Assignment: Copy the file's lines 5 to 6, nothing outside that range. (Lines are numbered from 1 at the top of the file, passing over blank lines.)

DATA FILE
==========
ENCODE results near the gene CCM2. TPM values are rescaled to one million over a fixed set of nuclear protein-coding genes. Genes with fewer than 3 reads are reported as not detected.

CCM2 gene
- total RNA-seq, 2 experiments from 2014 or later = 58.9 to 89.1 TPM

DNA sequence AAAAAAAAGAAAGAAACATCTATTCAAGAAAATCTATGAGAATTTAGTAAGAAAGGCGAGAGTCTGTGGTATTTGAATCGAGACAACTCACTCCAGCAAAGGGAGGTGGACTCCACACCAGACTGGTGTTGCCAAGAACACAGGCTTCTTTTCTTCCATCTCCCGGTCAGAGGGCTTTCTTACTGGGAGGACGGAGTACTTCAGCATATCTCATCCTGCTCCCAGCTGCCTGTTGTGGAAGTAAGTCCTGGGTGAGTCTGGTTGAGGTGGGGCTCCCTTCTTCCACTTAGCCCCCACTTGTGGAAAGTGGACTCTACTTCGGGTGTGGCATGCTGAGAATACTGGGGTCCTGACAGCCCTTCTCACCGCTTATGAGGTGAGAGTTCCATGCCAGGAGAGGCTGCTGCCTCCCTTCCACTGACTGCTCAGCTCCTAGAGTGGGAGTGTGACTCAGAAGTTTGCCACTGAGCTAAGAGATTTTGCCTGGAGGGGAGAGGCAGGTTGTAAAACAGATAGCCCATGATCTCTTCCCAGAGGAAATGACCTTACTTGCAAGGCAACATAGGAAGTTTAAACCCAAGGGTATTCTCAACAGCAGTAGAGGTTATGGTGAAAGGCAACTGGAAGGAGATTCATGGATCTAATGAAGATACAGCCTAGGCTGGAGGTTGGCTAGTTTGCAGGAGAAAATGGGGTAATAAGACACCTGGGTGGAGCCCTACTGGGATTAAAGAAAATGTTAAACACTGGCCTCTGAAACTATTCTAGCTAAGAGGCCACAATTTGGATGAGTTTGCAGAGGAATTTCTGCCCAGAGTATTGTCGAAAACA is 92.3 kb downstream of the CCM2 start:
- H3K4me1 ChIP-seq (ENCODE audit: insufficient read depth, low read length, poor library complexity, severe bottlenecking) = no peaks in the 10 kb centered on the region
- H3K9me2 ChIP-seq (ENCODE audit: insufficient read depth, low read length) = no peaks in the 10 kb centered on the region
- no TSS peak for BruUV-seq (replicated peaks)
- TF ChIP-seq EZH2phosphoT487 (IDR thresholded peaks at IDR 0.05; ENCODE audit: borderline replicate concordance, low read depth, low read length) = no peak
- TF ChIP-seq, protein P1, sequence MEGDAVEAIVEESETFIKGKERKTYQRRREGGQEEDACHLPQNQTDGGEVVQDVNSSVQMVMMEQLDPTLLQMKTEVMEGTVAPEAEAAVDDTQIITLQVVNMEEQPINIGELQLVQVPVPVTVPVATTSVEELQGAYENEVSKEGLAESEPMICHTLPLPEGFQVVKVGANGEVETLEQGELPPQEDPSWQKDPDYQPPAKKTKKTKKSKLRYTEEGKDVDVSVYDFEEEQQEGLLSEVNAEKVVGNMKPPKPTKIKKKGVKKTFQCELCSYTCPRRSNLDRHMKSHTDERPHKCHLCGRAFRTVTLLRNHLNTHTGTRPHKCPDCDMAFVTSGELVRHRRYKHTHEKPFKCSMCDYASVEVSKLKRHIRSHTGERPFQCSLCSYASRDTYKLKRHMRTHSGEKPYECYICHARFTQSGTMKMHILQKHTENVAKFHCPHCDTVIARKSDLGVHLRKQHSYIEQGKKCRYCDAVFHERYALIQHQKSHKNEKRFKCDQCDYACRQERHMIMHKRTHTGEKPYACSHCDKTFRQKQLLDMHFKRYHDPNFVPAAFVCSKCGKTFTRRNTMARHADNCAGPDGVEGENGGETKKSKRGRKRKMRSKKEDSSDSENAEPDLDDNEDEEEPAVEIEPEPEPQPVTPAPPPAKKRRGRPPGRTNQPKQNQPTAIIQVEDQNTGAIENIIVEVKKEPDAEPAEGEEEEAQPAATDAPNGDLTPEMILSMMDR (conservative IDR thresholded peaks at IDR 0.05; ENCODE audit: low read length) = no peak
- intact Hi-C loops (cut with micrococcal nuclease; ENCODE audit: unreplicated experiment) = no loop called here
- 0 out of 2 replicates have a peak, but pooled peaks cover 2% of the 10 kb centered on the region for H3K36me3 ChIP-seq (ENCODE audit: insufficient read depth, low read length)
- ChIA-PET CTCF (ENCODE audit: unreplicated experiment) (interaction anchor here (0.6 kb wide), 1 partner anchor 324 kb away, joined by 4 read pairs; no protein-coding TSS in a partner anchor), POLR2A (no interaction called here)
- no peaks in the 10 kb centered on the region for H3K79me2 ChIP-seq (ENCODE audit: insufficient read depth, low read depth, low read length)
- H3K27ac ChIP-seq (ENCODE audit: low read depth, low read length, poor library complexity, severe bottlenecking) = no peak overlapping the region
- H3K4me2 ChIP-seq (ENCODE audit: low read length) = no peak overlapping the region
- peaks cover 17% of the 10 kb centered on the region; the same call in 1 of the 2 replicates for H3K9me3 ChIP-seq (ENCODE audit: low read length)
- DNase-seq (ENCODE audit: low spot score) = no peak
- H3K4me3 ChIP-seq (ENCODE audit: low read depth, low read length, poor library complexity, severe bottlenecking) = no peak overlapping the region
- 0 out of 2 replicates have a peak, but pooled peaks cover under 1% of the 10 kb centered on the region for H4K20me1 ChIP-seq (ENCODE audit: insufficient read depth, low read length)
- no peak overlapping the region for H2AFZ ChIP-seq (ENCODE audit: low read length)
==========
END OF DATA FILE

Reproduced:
- H3K4me1 ChIP-seq (ENCODE audit: insufficient read depth, low read length, poor library complexity, severe bottlenecking) = no peaks in the 10 kb centered on the region
- H3K9me2 ChIP-seq (ENCODE audit: insufficient read depth, low read length) = no peaks in the 10 kb centered on the region